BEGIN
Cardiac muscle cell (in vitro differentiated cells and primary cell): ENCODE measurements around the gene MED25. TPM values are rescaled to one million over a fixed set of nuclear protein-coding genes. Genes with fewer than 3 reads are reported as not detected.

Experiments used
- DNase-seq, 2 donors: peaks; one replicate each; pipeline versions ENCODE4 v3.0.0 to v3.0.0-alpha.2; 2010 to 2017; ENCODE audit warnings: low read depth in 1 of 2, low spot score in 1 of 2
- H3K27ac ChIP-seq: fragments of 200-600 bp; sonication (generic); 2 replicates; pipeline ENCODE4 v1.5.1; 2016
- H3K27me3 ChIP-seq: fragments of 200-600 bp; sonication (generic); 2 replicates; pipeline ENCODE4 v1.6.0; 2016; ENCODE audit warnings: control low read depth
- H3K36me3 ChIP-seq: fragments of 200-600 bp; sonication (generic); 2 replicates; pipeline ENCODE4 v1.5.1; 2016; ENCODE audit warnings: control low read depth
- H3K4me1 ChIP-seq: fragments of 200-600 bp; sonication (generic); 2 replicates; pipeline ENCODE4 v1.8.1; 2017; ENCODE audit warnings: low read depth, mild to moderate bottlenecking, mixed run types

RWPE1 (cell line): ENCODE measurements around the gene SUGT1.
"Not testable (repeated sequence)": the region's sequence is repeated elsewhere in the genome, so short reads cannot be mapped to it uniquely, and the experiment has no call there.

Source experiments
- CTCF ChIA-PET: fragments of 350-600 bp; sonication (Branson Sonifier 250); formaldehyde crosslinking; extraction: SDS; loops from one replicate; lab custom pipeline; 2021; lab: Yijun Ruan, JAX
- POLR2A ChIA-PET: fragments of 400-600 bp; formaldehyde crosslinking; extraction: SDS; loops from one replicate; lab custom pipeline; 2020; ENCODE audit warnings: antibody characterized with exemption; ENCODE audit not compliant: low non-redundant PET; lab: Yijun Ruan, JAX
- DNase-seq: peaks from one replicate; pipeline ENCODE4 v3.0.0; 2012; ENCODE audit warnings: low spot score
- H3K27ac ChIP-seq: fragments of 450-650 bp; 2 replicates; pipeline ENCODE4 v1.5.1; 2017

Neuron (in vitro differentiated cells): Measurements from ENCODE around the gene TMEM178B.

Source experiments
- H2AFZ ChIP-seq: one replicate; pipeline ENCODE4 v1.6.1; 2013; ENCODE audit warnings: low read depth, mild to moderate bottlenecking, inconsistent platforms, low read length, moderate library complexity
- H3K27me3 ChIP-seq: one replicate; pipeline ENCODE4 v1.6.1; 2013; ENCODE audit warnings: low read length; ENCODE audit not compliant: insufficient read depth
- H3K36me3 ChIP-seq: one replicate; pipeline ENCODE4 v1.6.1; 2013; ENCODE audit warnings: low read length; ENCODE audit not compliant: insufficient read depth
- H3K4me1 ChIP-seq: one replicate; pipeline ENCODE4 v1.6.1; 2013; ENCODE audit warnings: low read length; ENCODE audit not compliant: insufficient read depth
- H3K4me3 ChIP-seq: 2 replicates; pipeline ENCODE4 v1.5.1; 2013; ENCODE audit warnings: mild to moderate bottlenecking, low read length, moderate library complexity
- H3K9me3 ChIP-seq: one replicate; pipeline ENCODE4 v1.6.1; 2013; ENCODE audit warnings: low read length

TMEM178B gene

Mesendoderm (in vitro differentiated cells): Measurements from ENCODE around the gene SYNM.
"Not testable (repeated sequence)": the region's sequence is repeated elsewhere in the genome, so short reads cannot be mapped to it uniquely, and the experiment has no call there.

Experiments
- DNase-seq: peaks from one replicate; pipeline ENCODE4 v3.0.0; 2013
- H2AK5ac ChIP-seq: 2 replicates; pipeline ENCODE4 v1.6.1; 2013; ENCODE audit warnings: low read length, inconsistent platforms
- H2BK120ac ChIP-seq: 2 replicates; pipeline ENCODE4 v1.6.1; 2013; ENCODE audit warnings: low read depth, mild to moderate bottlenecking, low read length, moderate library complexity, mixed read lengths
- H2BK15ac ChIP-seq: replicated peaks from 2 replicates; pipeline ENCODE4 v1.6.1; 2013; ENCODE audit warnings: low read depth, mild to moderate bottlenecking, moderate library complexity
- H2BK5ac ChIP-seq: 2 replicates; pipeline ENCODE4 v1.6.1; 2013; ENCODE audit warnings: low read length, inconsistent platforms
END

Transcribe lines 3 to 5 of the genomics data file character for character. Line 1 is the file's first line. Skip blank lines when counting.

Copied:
- DNase-seq, 2 donors: peaks; one replicate each; pipeline versions ENCODE4 v3.0.0 to v3.0.0-alpha.2; 2010 to 2017; ENCODE audit warnings: low read depth in 1 of 2, low spot score in 1 of 2
- H3K27ac ChIP-seq: fragments of 200-600 bp; sonication (generic); 2 replicates; pipeline ENCODE4 v1.5.1; 2016
- H3K27me3 ChIP-seq: fragments of 200-600 bp; sonication (generic); 2 replicates; pipeline ENCODE4 v1.6.0; 2016; ENCODE audit warnings: control low read depth